Two Way Stretch’ (1960) should be listed among British cinema classics.  It stars Peter Sellers – a man whose work is much picked over and discussed.  Personally, I really like to see this film because of Bernard Cribbins, perfectly cast in the role of Lenny the Dip.  I particularly like the scene when his screen mother, played by Irene Handl, visits him in the prison where much of the film is set.  Having caused raised eyebrows when her shopping bag breaks to release a torrent of tools (“Ain’t you ever seen a home perm kit before, Officer?”) she then goes on to berate her son for bringing shame on the family by not attempting to escape.  Lenny’s sister is played by Liz Fraser in one of her best film roles.  I always think it a shame that Irene and Liz’s turns as a crooked mother and daughter were never reprised in a further film.  They are a brilliant double act, but I presume that, being female, they were not thought able to carry a feature on their own merits.  Another sterling turn is delivered by Wilfred Hyde-White as Soapy Stevens, a part that was surely written with him in mind.
Hyde White by @aitchteee
An added cast attraction for me is seeing “Our Thorley” (as we always refer to him) in action.  Thorley Walters is one of those bit-part actors that appeared in a lot of films in the 1950s and 60s. I often wonder if we have a common ancestor, as he was from Devon and my Walters roots are firmly in Devon and Somerset.  It would be rather wonderful to have a classic British film connection in the family tree.

A perfect cast then, and some very funny lines as part of a nail-biting storyline.  ‘Two Way Stretch’ is a shining example of how well we used to make films.  However, on my recent viewing, I found something rather melancholy about the final scenes of the film.  A sense that we really are losing our way in some respects.  It begins when the newly released prisoners arrive at the railway station – possibly Paddington although I’m not completely sure.  But as a comparison with a modern mainline station it certainly comes off best.  The station looks grander, neater, less cluttered with signs and advertisements.   There are advertising posters, but these are the classic artistic depictions of Western Region destinations, tastefully situated.  When I stand on my local station, all I can see are adverts – every available space filled in with in-your-face clever-clever selling.  Of course every bit of the railway is going to be given over to commercialism now that they are privately run, and the sole purpose is to make money rather than run an efficient transport system.

Once the gang are on the train – with a sackful of stolen diamonds, they are able to have a quiet compartment to themselves.  A much more civilised way of travel over the crammed cattle-class carriages of today.  Fearing that they have been rumbled, Lenny is sent up onto the train roof with the diamonds.  Inevitably, the sack of loot ends up being collected on one of those lineside nets that used to collect sacks of mail.  There again is a reminder of something else lost to the modern world.  Mail trains are already a thing of the past, and now the Royal Mail itself is being sold off to greedy people who already owned it.  This isn’t just nostalgia that the film brought out in me, but sadness that we now live in a society where everything is a commodity and nothing is a service.  A service that, if it was run properly by far-sighted people, could really do something positive for the economy.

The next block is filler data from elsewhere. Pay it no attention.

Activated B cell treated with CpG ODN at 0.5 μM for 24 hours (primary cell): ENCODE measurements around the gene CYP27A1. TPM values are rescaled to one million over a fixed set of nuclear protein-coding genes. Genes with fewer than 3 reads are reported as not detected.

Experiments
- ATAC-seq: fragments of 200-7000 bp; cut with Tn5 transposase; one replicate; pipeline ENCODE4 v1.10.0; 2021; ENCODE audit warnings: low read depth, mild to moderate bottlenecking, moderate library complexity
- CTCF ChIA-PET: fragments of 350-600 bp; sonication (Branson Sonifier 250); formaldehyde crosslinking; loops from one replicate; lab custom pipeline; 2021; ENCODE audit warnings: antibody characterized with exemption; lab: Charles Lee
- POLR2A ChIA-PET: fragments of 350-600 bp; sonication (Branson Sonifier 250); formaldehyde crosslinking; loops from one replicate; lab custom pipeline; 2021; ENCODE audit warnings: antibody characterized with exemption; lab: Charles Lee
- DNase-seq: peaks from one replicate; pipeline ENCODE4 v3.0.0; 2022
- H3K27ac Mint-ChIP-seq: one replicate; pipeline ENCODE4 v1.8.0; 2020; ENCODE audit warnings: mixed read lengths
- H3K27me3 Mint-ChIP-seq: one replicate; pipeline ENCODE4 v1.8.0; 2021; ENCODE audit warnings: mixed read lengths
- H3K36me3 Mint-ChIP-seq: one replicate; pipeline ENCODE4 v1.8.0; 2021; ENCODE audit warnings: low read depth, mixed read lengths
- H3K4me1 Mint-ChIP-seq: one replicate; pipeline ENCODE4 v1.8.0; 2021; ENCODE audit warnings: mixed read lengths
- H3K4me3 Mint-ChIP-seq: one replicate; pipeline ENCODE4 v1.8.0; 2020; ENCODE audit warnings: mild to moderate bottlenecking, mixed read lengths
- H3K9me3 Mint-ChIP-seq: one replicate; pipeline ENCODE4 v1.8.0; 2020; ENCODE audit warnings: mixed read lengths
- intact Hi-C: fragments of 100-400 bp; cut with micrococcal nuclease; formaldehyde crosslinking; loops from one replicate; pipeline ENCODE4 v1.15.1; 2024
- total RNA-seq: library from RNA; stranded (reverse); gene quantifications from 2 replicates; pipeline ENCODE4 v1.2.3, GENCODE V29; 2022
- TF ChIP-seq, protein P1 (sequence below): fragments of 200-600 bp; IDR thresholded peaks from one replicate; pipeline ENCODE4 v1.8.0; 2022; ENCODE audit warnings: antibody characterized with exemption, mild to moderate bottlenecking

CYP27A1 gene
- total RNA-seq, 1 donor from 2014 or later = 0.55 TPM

How very apt that those thoughts were brought to me by a film about thieves. 

Wednesday, 9 October 2013

Strictly Off The Record

Most of us are familiar with the World War Two information poster.  Indeed only those that have been in a coma for the past couple of years could have failed to miss the ubiquitous “Keep Calm and Carry On” poster.  This seems to have become the most famous, though ironically it was not used at the time.  Several other well known wartime posters were produced with the purpose of persuading the country to watch what it was saying:
·        Careless Talk Costs Lives
·        Walls Have Ears
·        Be Like Dad, Keep Mum
are still familiar phrases to us today.  But do we ever give any thought to what lies behind those exhortions to watch your mouth?

I recently watched a film which was made to be a feature length moving Careless Talk Costs Lives poster.  ‘Next of Kin’ was released by Ealing Studios in 1942, after originally being commissioned for troop information. It sets out in detail how enemy spying worked, the kind of information that spies were after and how this information is easily given away.  The cost of this careless talk – telegrams to the next of kin – is spelt out starkly.  It is not just a series of instructions – it is an involving story peopled by sympathetic characters and acted out by familiar actors.  The storyline is compelling and I’m sure would have held the interest of the contemporary viewer (especially the bits with the striptease and the topless model – included to retain troop interest I’ll wager).